Wednesday, March 11, 2009

29,000 counts of accessory to murder


My 1997 Hugo Award-nominated and Seiun Award-winning novel Frameshift deals, in large part, with the hunt for Ivan the Terrible, a real-life Treblinka death-camp guard whose whereabouts have been unknown since the end of the war.

John Demjanjuk, a Cleveland autoworker, has spent the last few decades under a cloud of suspicion: he bears a passing resemblance to Ivan.

Based on all the research I did when writing Frameshift, I'm sure to a moral certainty that Demjanjuk is not, in fact, Ivan, but people continue to go after him figuring even though they were wrong about that, he must be guilty of something.

Today, German prosecutors charged him with 29,000 counts of accessory to murder.

The Robert J. Sawyer Web Site


Friday, January 23, 2009

Frameshift trade paperback 2nd printing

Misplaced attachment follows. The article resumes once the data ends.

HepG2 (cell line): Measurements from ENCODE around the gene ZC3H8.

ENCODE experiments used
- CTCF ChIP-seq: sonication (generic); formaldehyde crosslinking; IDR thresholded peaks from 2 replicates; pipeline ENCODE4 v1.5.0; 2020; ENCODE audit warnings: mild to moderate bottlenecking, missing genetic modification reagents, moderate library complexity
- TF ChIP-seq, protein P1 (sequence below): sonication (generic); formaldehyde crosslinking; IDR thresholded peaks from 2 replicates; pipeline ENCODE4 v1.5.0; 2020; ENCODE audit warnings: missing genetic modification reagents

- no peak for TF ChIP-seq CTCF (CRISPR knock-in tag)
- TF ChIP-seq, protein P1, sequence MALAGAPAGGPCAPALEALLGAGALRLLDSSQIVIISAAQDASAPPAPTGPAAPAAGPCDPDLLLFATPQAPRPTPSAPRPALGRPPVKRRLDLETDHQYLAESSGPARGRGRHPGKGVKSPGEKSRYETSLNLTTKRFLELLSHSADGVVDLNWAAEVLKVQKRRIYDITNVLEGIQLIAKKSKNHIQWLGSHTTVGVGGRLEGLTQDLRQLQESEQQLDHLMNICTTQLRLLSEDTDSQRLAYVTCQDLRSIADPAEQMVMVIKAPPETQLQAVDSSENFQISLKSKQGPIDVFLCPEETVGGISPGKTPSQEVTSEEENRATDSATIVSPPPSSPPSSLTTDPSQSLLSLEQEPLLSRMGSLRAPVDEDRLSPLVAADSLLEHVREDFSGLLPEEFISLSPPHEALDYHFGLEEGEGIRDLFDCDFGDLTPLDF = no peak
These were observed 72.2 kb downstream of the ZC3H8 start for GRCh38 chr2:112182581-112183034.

Woot! Just received from Tor a copy of the 2nd trade-paperback edition of my novel Frameshift.

Frameshift was originally published in hardcover in 1997. It was (a) my first-ever bookstore hardcover, and (b) my first title for Tor Books. It is also one of my personal favourites of my books. It had a good life in hardcover, a good life in mass-market paperback, and is now doing well in trade paperback, as this second printing attests.

Among other cool things, Frameshift was a Hugo Award finalist, won Japan's Seiun Award for best foreign novel of the year, is the book that got me on Rivera Live with Geraldo Rivera (to talk about the Human Genome Project), and was recently a "summer reading" pick in the journal Science.

The Robert J. Sawyer Web Site


Thursday, December 29, 2005

John Demjanjuk ordered deported

My 1997 novel Frameshift (a Hugo finalist, and winner of Japan’s Seiun Award), which has just been reissued by Tor in a handsome trade-paperback edition, deals in part with the story of John Demjanjuk, the Cleveland autoworker falsely accused of being Ivan the Terrible, the notorious guard at the Treblinka death camp. The real Ivan the Terrible was actually a man named Ivan Marchenko, who bore a passing physical resemblance to Demjanjuk; Marchenko was never apprehended.

A U.S. immigration judge has just ordered Demjanjuk, now 85, deported to his native Ukraine. The Globe and Mail has the AP story, and there’s also coverage on the CNN web site.